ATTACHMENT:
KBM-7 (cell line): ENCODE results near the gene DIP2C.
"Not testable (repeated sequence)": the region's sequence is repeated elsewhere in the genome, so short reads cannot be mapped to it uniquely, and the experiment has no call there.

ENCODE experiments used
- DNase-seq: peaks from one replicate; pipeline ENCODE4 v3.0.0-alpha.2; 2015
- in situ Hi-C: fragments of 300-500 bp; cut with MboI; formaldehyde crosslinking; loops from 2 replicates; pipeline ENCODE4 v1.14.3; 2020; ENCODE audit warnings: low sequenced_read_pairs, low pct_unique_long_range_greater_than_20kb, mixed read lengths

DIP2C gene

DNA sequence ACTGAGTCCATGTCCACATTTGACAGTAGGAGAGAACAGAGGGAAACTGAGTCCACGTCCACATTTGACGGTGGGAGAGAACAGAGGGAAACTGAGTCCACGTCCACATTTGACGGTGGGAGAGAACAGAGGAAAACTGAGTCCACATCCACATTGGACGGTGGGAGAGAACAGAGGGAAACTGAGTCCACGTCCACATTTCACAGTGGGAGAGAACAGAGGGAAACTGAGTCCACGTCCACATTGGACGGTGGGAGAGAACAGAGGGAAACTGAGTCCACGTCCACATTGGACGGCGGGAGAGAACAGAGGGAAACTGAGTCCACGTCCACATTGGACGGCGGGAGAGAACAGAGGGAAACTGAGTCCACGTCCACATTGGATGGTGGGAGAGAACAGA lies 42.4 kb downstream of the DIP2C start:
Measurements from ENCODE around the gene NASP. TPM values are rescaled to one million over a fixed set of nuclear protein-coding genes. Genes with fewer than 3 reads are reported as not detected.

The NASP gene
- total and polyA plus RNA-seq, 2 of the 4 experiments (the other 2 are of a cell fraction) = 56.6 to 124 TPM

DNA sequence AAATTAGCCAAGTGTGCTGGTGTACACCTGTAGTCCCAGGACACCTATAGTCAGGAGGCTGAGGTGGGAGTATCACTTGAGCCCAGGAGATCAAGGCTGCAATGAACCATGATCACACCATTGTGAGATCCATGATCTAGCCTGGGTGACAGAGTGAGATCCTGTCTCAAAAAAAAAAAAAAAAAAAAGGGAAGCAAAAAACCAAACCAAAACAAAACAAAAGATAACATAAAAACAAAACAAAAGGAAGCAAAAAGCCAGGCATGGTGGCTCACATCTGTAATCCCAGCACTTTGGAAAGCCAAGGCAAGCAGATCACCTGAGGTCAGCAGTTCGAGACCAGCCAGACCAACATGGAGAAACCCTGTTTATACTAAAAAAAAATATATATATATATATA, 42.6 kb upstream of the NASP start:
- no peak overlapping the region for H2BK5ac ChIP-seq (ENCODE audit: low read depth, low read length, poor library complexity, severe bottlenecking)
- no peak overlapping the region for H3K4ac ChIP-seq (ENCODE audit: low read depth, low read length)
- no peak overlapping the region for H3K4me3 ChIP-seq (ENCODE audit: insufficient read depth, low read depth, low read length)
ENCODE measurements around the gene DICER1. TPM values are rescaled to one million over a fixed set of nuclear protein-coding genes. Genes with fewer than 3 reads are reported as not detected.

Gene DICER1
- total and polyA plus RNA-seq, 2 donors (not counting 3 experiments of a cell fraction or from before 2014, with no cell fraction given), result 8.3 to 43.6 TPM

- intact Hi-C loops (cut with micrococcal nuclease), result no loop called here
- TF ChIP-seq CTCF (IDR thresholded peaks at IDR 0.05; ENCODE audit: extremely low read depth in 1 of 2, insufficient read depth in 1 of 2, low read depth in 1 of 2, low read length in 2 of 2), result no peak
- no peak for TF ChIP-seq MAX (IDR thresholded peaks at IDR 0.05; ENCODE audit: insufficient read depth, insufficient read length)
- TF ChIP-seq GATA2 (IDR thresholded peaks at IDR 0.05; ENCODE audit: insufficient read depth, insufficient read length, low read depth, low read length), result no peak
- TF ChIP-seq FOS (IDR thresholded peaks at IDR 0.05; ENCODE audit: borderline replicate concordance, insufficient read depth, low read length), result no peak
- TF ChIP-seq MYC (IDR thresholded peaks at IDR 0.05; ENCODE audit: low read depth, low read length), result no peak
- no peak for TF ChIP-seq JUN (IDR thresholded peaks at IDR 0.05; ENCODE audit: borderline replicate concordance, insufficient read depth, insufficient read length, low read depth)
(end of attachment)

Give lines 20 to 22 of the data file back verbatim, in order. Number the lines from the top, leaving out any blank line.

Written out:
- no peak for TF ChIP-seq MAX (IDR thresholded peaks at IDR 0.05; ENCODE audit: insufficient read depth, insufficient read length)
- TF ChIP-seq GATA2 (IDR thresholded peaks at IDR 0.05; ENCODE audit: insufficient read depth, insufficient read length, low read depth, low read length), result no peak
- TF ChIP-seq FOS (IDR thresholded peaks at IDR 0.05; ENCODE audit: borderline replicate concordance, insufficient read depth, low read length), result no peak